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S.D. Sales Corp. v. Doltex Fabrics Corp.

New Jersey Superior Court, Law Division


Decided: October 10, 1966.

S.D. SALES CORP., A NEW YORK CORPORATION, PLAINTIFF,
v.
DOLTEX FABRICS CORP., A NEW YORK CORPORATION, DEFENDANT

Botter, J.s.c.

Botter

[92 NJSuper Page 587]

The issue posed is whether the court should invoke the doctrine of forum non conveniens to decline jurisdiction in an action commenced by attachment. Both parties are New York corporations not authorized to do business in New Jersey; plaintiff can readily sue defendant in New York; the cause of action arose outside of New Jersey, and the dispute is unrelated to this State except that defendant's goods, which could be attached, were here for processing by a third party.

Plaintiff obtained an order for a writ of attachment, claiming defendant owes plaintiff $13,000 on an open account for services rendered in printing and dyeing textile materials. The attachment was executed against 10,000 yards of cotton velour owned by defendant which were in New Jersey in the hands of a processor for dry finishing. Notice of the attachment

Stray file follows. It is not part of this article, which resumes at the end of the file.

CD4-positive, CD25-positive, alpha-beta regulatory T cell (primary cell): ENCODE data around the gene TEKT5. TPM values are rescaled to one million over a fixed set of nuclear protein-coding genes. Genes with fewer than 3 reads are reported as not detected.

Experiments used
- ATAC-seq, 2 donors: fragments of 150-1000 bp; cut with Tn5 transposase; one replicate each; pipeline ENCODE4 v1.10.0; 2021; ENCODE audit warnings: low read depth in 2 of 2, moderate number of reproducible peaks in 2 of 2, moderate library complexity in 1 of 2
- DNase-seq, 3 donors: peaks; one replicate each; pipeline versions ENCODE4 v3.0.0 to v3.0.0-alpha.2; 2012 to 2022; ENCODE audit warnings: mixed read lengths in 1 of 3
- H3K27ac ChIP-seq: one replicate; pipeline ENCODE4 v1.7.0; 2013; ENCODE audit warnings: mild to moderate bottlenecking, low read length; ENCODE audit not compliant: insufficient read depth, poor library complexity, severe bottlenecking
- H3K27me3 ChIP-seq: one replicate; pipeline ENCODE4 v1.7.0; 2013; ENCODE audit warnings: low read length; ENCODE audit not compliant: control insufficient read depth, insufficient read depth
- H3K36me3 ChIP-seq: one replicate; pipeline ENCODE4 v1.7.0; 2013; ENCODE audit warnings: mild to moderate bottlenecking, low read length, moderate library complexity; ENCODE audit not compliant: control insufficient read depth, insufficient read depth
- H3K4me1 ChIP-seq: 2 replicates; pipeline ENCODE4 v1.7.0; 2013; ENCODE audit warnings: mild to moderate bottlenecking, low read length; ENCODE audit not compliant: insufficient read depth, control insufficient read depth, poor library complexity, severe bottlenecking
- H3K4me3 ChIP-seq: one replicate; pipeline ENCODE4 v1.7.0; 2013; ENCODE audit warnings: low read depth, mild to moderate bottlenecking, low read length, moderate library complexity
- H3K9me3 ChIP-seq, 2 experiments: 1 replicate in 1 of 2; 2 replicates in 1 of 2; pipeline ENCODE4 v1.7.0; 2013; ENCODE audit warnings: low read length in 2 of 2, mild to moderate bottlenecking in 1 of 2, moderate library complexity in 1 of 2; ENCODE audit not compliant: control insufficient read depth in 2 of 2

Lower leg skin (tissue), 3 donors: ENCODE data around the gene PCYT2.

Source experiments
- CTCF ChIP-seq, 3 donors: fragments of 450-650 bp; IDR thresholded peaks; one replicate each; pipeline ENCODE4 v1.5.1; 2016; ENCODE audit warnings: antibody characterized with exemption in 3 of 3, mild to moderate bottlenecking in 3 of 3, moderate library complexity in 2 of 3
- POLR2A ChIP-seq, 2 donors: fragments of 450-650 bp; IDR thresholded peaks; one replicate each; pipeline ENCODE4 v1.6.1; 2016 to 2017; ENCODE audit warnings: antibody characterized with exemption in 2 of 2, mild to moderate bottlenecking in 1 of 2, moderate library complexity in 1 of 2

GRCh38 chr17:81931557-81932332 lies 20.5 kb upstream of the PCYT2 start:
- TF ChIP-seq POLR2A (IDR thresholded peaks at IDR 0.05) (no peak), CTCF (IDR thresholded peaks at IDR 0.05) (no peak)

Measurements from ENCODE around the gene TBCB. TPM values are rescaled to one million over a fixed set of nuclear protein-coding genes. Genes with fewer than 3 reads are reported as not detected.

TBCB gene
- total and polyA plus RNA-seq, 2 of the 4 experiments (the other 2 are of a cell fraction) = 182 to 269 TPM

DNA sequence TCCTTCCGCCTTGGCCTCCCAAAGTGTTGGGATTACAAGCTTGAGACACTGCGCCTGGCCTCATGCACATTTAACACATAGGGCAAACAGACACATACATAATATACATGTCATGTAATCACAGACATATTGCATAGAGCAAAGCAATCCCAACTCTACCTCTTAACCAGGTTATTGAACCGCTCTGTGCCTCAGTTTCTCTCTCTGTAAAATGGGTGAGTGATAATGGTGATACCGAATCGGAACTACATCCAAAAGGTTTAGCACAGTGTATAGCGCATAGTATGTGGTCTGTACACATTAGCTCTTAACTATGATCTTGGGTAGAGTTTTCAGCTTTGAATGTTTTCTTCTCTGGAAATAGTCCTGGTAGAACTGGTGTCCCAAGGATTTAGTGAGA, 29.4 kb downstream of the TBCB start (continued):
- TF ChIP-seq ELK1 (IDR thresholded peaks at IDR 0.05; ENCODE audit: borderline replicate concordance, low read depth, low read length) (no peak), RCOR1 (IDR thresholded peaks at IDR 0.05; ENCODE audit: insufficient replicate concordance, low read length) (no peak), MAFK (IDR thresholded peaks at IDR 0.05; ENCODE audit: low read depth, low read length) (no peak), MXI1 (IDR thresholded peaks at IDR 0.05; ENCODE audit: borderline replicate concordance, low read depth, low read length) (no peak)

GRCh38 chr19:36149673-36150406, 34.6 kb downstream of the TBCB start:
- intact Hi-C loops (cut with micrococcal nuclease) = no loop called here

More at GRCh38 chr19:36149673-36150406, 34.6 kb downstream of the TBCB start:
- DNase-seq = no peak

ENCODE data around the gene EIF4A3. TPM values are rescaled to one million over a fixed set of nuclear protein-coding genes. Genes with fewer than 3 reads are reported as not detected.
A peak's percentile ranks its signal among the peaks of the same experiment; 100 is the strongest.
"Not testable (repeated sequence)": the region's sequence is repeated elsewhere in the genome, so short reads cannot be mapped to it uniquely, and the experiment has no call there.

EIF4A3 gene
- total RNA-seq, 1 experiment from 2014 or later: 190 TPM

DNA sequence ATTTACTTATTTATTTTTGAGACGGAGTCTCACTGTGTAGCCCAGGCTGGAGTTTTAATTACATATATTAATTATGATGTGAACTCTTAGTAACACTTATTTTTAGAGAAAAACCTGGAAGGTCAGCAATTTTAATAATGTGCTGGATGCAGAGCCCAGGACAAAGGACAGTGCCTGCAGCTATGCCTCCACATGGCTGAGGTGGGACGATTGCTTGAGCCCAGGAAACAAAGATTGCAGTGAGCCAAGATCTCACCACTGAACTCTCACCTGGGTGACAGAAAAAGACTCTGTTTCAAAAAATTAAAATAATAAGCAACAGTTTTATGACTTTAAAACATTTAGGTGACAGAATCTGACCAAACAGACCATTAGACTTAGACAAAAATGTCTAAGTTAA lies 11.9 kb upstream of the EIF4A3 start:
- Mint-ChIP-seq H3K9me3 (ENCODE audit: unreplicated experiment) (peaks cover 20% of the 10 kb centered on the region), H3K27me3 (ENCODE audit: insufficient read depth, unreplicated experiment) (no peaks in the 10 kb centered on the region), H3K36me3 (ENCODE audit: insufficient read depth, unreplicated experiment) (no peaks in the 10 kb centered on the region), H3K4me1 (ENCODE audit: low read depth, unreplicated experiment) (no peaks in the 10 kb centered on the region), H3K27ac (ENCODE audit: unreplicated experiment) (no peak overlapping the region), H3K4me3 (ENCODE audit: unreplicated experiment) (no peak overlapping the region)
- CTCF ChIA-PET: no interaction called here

[92 NJSuper Page 588]

was then given to defendant, and defendant has moved to quash the attachment. R.R. 4:77-14 and 16.

The Legislature has provided that an attachment "may issue" where "the defendant absconds or is a nonresident of this state, and a summons cannot be served on him in this state * * *." N.J.S. 2A:26-2(b). An attachment against a nonresident's property within the State is a means of obtaining jurisdiction over defendant to the extent of the property attached. Pennoyer v. Neff, 95 U.S. 714, 24 L. Ed. 565 (1877). The fact that defendant is a New York corporation not authorized to do business in New Jersey and cannot be served with a summons in New Jersey brings defendant within the scope of our Attachment Act. Goldmark v. Magnolia Metal Co., 65 N.J.L. 341 (Sup. Ct. 1900). Here, however, defendant's obligation did not arise by contract made or to be performed in New Jersey. The parties and the litigation have no relationship to New Jersey except that defendant sends goods into New Jersey from time to time for processing.